Abstracts

JEWISH LAW IN ISRAEL

Per Bilde & Peter Steensgaard, eds., Zionismen og Israel: religion, ideologi, stat: belyst ved det moderne Israel som eksempel. Aros, Aarhus, 1983, ISBN 87-7003-421-4, Pp. 167, Price: 122 Dkr. - The main theme of this book is the relation between religion (Judaism) and ideology (Zionism). The book consists of 6 papers on the background of Zionism, its beginning, its history, and its development after the foundation of the State of Israel. One of the papers, written by the counsellor of the Israeli Embassy in Copenhagen, Ralph Walden (M.A., Oxon.), treats the relation between Jewish Religion and legislation in the State of Israel. Walden discusses the theoretical possibility of accepting Judaism as State religion and the practical (problematic) consequences of having halakhah as basic law in a modern democracy. Walden ends up by describing the extent to which halakhah has influenced the actual legislation in Israel. (K.N.)

Y. Danzier, "A Symbolic Gesture which is more Harmful than Advantageous" (Heb.), Hapraklit 33 (1981), 619-623. - In this short note, the writer criticizes the Foundations of Law Act 5740-1980, in the light of what he believes to be its purely symbolic nature. According to the writer, reference to the principles of "freedom, justice, equity and peace of the heritage of Israel" can only be symbolic, since not even the modern scholars of Jewish law are capable of reaching any sort of agreement on the definition of this type of general principle in Jewish law, a fortiori the judges of the Israeli courts. The law imposes upon the judge a task for which he is entirely unsuited and, as such, is a bad law. (Y.S.K.)

S. Dichovsky, "A Critique of Rabbinical Court Decisions" (Heb.), Diné Israel 13-14 (1986-1988) 7-19. - The author deals with the relationship between both State and private Rabbinical courts, and State Rabbinical courts and secular courts. He cites various instances in which private Rabbinical courts recognized the superior jurisdiction of the State Rabbinical courts, and outlines the reasons for this recognition. Regarding the relationship between the Rabbinical courts system and the secular courts, the author, who is a religious judge in the Rabbinical Appeals Court in Jerusalem, discusses various cases in which the latter system has encroached upon the authority of the former, and argues that the attitude of the secular courts is partly responsible for the low reputation of the Rabbinical courts system in Israel. The last part of the article is devoted to the thorny issue of divorce proceedings in the Rabbinical courts, and recommendations of a procedural nature are made with a view to solving the problem of recalcitrant husbands who refuse to divorce their wives when ordered to do so by the Court. (D.B.S.)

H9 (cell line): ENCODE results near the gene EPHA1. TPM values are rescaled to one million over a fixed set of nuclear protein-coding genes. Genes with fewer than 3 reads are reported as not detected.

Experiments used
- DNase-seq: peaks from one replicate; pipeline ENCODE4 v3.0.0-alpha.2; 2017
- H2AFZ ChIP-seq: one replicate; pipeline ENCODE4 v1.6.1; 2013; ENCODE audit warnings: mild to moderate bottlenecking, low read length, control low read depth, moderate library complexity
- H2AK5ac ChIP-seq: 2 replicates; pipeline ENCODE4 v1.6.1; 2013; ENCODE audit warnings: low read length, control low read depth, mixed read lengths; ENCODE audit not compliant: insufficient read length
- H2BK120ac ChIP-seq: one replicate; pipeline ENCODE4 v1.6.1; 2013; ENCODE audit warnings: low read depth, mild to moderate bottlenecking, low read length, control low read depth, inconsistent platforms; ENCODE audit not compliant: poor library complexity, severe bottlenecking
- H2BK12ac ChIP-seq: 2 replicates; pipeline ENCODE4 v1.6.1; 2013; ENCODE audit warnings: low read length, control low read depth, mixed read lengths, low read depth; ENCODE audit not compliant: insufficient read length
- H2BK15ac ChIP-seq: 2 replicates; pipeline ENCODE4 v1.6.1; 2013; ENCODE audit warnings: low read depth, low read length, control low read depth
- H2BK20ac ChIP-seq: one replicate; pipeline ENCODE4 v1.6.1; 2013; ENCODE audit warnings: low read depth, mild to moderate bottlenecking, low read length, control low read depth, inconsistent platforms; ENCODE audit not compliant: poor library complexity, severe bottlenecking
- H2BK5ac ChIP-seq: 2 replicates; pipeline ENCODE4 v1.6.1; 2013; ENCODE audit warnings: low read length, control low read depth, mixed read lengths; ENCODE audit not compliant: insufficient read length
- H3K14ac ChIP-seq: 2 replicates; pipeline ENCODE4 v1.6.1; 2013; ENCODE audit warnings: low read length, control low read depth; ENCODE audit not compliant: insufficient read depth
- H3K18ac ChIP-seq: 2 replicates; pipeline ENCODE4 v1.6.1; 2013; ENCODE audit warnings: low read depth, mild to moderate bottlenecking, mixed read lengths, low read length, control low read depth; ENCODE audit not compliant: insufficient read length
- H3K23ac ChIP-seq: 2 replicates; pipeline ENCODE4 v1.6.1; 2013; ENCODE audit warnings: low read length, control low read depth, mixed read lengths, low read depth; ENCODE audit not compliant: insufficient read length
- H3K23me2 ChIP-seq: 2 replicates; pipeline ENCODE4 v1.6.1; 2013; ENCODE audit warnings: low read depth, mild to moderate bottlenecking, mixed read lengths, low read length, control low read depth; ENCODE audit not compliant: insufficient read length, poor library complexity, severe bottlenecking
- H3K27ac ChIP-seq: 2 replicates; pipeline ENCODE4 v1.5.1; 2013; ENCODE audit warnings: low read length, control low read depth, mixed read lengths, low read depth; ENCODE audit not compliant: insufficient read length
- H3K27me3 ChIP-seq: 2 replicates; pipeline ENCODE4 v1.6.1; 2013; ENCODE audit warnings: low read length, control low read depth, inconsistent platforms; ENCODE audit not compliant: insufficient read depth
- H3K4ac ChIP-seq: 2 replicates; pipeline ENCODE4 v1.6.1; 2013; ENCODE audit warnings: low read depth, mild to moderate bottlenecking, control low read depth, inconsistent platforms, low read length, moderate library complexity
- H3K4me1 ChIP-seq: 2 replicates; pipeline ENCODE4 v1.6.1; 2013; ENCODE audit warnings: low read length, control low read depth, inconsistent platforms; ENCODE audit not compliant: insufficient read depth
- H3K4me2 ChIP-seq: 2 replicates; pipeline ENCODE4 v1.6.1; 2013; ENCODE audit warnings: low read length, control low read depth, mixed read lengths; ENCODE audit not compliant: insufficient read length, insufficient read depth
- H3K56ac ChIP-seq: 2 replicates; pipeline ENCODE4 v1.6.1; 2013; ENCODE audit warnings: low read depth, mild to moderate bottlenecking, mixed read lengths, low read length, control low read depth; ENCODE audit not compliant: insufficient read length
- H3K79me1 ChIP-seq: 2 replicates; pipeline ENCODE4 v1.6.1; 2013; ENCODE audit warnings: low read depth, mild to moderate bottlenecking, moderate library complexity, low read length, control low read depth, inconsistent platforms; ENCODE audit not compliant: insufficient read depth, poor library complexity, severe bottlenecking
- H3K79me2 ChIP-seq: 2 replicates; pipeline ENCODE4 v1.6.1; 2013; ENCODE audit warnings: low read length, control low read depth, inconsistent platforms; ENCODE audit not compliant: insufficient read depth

Z. Falk and D. Frimer, Dine nisu'in, Jerusalem: Mesharim, l983, Pp. 178; see KS 59/2-3 no. 3896.

M. Keshet, "Foundations of Law Act, 1980" (Heb.), Hapraklit 33 (1981), 611-618. - This law, which requires the judge to turn to the "principles of freedom, justice, equity and peace of the heritage of Israel" when he is in doubt as to the relevant law for a particular case, is, in fact, a compromise between conflicting views. In this article, the constitutional aspects of the new law are analysed, and the conclusion reached that it is an attempt to encourage Israeli judges to indulge in "judicial legislation" in doubtful cases. The author also believes that whereas it will have little significance in matters of Civil law, the Foundations of Law Act, 5740-1980, will have a considerable effect in the area of Constitutional and Administrative law. (Y.S.K.)

Aharon Layish, Marriage, Divorce and Succession in the Druze Family, Leiden: E.J. Brill, 1982, ISBN 90 04 06412 5, Pp. xxv, 474, Price: Gld.156 (Social, Economic and Political Studies of the Middle East, XXXI). - Israeli legislation has established Druze Religious Courts with exclusive jurisdiction in marriage and divorce, and concurrent jurisdiction in succession, both for the Druze resident in Israel, and, since 1970, also for those resident on the Golan Heights. This current substantial study is, as the sub-title indicates, "based on decisions of Druze arbitrators and religious courts in Israel and the Golan Heights." The author assesses these decisions in both legal and sociological terms: the former, in the light of traditional religious law, customary practice and modern legislation (especially that of Lebanon and Syria), the latter with an eye to the actual effect upon the status of woman. It reflects the author's intimate involvement with the Druze community and its institutions, and makes substantial use of interviews and other empirical data, as well as legal sources. Apart from its intrinsic interest, the book provides a wealth of material for comparison with the content and operation of Jewish religious law on these matters. (B.S.J.)

G. Leibson and P. Segal, eds., Mishpat ivri bipsikat bet hamishpat ha'elyon, Jerusalem: Akadmon, l981, Pp. iv, 600; see KS 57/2 no. 2223.